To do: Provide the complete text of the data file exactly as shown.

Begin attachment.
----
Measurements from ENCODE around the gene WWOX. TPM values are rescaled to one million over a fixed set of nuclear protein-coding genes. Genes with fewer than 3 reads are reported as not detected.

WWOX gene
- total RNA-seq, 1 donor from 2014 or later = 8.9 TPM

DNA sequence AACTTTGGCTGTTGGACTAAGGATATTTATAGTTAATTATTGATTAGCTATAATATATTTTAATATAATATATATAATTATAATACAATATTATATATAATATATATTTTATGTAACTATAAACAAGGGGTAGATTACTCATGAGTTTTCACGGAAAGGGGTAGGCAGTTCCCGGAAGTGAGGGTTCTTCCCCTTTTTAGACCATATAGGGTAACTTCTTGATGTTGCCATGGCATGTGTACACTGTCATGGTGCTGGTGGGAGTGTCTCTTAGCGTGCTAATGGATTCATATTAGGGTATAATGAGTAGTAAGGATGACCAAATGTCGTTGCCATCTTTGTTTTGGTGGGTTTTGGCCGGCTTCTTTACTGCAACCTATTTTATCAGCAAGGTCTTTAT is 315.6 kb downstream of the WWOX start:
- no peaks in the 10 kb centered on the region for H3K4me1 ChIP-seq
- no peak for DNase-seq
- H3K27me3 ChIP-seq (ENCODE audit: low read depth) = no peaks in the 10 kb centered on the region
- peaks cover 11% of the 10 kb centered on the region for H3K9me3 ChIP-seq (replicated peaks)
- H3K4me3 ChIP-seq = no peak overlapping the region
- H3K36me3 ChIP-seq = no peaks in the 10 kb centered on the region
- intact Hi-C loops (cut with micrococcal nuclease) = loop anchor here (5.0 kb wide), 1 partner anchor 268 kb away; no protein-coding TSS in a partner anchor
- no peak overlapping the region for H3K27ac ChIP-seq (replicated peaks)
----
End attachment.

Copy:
Measurements from ENCODE around the gene WWOX. TPM values are rescaled to one million over a fixed set of nuclear protein-coding genes. Genes with fewer than 3 reads are reported as not detected.

WWOX gene
- total RNA-seq, 1 donor from 2014 or later = 8.9 TPM

DNA sequence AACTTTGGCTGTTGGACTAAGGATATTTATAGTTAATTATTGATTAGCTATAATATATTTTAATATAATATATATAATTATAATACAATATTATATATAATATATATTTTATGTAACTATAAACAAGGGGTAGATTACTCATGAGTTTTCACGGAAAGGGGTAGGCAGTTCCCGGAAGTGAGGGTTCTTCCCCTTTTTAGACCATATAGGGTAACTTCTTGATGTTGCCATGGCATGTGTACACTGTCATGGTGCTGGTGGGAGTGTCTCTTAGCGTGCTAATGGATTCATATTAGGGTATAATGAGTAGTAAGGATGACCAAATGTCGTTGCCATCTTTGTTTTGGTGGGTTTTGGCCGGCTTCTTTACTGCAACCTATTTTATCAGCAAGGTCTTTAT is 315.6 kb downstream of the WWOX start:
- no peaks in the 10 kb centered on the region for H3K4me1 ChIP-seq
- no peak for DNase-seq
- H3K27me3 ChIP-seq (ENCODE audit: low read depth) = no peaks in the 10 kb centered on the region
- peaks cover 11% of the 10 kb centered on the region for H3K9me3 ChIP-seq (replicated peaks)
- H3K4me3 ChIP-seq = no peak overlapping the region
- H3K36me3 ChIP-seq = no peaks in the 10 kb centered on the region
- intact Hi-C loops (cut with micrococcal nuclease) = loop anchor here (5.0 kb wide), 1 partner anchor 268 kb away; no protein-coding TSS in a partner anchor
- no peak overlapping the region for H3K27ac ChIP-seq (replicated peaks)